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Traditional Maori Tribe dress and dance

As my friends 21st birthday was fast approaching, she decided that she would like to had a crack black water rafting. This experience took us tubing through Waitomo’s cave systems, through small rapids and down small waterfalls, in almost complete darkness, to allow us to witness the beauty of the glow worms that reside inside. The next day saw venturing into Taupo, to take on the Tongaririo Crossing, a 8 hour, 19.4km hike through rocky volcanic terrain, with sulphur lakes and surrounding mountains. After an early start, we finished the walk around 6 hours later, a lot quicker than was originally anticipated. The one problem we found with freedom camping was after strenuous activities, it was hard to find showers to clean off. However this time we found ourself at a local swimming pool, enjoying a gentle swim and having a shower before moving on.

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Glimpse of the Sulphur lakes on the Tongariro Crossing.

Wellington was our final stop on the North island before, making our way across the cook strait onto the South island.  There was an excitement within the city, when we quickly realised that it was the HSBC rugby 7’s series being played that weekend. Walking along the seafront, there were crowds of people in fancy dress and we even managed to bag ourselves some free ice cream, unfortunately due to time scales we didn’t actually get to attend.

Our trip South started off with some excitement. Our first stop was to Kaikoura, where we did a spot of whale watching. Normally you would only see 1 or 2 sperm whales whilst out on the water, but we got lucky and managed to get a glimpse of 4!

After a brief but thrilling stop over in Kaikoura, we thought it was only right that we experienced some of New Zealand finest wines, in the Marlborough region, before heading North to the Abel Tasman. We ventured to about 4 or 5 wineries, tasting a range of wines, grown and produced, as well as trying a few cheeky liquor shots. This was a chance to get into some nice clothing instead of our usual, walking and adventure gear.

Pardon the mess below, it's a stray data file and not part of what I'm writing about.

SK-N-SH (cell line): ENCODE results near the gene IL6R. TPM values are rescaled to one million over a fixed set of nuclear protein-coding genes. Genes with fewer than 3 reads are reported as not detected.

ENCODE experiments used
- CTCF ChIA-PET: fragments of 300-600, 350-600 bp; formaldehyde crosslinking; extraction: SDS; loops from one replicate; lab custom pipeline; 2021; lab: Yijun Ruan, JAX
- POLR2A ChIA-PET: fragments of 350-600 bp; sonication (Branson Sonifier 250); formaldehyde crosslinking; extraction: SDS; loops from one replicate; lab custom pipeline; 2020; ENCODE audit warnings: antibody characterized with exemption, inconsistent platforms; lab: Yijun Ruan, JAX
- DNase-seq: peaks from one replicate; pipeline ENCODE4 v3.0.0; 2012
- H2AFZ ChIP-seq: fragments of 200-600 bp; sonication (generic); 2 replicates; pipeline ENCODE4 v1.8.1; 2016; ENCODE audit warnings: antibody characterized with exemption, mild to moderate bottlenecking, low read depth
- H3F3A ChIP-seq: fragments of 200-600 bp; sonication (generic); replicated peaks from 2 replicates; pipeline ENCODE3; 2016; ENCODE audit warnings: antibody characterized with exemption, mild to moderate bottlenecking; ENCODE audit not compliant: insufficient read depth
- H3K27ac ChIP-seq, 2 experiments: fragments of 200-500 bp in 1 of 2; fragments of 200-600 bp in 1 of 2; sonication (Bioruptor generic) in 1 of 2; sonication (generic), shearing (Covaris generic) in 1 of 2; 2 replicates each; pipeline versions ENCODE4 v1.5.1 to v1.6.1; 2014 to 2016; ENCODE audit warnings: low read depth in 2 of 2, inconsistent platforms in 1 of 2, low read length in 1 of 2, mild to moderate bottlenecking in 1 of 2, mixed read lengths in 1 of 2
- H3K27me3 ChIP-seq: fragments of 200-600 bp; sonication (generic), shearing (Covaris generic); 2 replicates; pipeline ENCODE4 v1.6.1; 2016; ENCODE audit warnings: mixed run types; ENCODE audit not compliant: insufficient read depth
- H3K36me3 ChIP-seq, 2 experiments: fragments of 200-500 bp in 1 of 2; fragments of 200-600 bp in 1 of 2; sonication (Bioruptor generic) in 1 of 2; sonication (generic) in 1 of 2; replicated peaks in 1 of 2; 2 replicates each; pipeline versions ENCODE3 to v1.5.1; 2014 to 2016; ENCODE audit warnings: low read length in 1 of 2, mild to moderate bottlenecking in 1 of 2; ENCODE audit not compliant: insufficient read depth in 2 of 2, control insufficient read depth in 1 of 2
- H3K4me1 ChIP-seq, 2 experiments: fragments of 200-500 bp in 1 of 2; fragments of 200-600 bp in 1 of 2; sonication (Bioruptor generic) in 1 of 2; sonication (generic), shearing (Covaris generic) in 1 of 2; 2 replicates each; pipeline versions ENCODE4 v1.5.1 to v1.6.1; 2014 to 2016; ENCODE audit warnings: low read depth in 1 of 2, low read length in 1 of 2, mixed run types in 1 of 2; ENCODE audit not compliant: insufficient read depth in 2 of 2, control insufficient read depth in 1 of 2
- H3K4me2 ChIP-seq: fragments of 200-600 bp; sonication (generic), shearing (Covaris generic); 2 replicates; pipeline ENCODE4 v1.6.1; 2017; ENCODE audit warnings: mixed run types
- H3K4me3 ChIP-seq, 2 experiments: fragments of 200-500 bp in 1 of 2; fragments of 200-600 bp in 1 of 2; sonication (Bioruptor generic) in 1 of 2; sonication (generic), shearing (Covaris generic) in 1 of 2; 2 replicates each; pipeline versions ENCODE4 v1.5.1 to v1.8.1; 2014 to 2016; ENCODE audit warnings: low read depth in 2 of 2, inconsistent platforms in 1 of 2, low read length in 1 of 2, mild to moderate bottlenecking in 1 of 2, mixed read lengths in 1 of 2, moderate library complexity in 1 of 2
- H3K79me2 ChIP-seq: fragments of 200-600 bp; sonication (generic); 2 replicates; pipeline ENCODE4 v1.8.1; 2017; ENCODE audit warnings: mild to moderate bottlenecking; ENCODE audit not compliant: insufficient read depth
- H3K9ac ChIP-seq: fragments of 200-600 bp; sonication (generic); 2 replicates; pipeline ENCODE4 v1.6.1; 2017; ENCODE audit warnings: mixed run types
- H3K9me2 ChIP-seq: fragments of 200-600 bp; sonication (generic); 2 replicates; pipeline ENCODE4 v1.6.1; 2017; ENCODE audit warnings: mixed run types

The Abel Tasman was peaceful and allowed us to get out of the car and go for a walk around the bays that occupy the North of the South island. Here the sun was shining and people were out kayaking and trekking similar trails to the ones we were. We had a relaxing day walking, and at the end we even got to relaxing in some of the secluded bays situated here, with pristine sands and clear blue waters. Leaving such a beautiful area wasn’t favourable, but we had to move onto to the next place….. Queenstown.

Queenstown is where the action is happening. Hundreds of backpackers find themselves here, testing there own limits, bungy jumping and whitewater rafting, whilst hitting up the nightlife in the evening. Its easy to spend a small fortune here getting stuck into all that NZ has to offer. It was here we tried our hand at an unusual activity of river surfing. This essentially is like whitewater rafting, but the raft is replaced with a body board, where you travel down a stretch of the Kawarau river and through the rapid systems, with a cliff jump at the end. Whilst were were here we booked onto a Milford Sound cruise, the next destination on our trip.

Describing the Fiordlands of Milford sounds, is hard so for the sake of the blog I’m just going to upload a photo. All i can say is that it is stunning and so peaceful.

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Milford Sound 

After a short visit to Milford sound, we made the journey to Dunedin, where there was only one place we could visit; Cadbury’s world. So much chocolate to be tried and tested, we even got free goody bag on the way. Before long we were onto Christchurch, the final stop on our 4 week journey. We experienced more than we hoped for in our visit to Christchurch. There was a mixed reception from the group regarding the city. The devastation of the 2011 earthquakes is still very much apparent. Many of the streets are still just rubble and the whole city looks like a construction ground. It was here however that again we all had our first experience of an earthquake. On February 13th Christchurch was hit with a 5.7 magnitude earthquake. This was slightly scary as, the earthquake that caused so much devastation in 2011, was not much smaller than this. Once you’ve visited the city, you being to understand why not much construction is happening. There are still aftershocks occurring everyday, making building hard to undertake and regulate.